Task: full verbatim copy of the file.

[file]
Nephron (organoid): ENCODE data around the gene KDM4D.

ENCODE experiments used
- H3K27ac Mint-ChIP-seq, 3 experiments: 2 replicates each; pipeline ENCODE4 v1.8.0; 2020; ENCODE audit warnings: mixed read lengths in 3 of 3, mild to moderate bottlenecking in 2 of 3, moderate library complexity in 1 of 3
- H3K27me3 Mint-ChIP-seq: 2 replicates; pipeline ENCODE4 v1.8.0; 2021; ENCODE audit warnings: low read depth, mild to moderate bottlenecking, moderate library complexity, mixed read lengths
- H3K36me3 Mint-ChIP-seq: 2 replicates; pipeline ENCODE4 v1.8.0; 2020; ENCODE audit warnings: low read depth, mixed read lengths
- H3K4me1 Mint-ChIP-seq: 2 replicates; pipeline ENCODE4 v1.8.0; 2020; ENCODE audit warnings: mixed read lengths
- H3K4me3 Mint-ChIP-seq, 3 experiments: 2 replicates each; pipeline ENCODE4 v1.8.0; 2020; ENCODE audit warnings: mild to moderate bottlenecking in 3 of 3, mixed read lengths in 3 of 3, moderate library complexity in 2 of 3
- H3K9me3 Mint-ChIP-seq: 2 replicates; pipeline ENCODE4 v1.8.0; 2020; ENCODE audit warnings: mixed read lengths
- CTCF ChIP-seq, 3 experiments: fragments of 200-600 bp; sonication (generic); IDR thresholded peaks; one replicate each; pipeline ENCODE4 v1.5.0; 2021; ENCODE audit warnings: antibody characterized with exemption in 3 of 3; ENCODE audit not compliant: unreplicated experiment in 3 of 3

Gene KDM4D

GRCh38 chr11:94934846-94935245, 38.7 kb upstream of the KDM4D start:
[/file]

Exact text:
Nephron (organoid): ENCODE data around the gene KDM4D.

ENCODE experiments used
- H3K27ac Mint-ChIP-seq, 3 experiments: 2 replicates each; pipeline ENCODE4 v1.8.0; 2020; ENCODE audit warnings: mixed read lengths in 3 of 3, mild to moderate bottlenecking in 2 of 3, moderate library complexity in 1 of 3
- H3K27me3 Mint-ChIP-seq: 2 replicates; pipeline ENCODE4 v1.8.0; 2021; ENCODE audit warnings: low read depth, mild to moderate bottlenecking, moderate library complexity, mixed read lengths
- H3K36me3 Mint-ChIP-seq: 2 replicates; pipeline ENCODE4 v1.8.0; 2020; ENCODE audit warnings: low read depth, mixed read lengths
- H3K4me1 Mint-ChIP-seq: 2 replicates; pipeline ENCODE4 v1.8.0; 2020; ENCODE audit warnings: mixed read lengths
- H3K4me3 Mint-ChIP-seq, 3 experiments: 2 replicates each; pipeline ENCODE4 v1.8.0; 2020; ENCODE audit warnings: mild to moderate bottlenecking in 3 of 3, mixed read lengths in 3 of 3, moderate library complexity in 2 of 3
- H3K9me3 Mint-ChIP-seq: 2 replicates; pipeline ENCODE4 v1.8.0; 2020; ENCODE audit warnings: mixed read lengths
- CTCF ChIP-seq, 3 experiments: fragments of 200-600 bp; sonication (generic); IDR thresholded peaks; one replicate each; pipeline ENCODE4 v1.5.0; 2021; ENCODE audit warnings: antibody characterized with exemption in 3 of 3; ENCODE audit not compliant: unreplicated experiment in 3 of 3

Gene KDM4D

GRCh38 chr11:94934846-94935245, 38.7 kb upstream of the KDM4D start: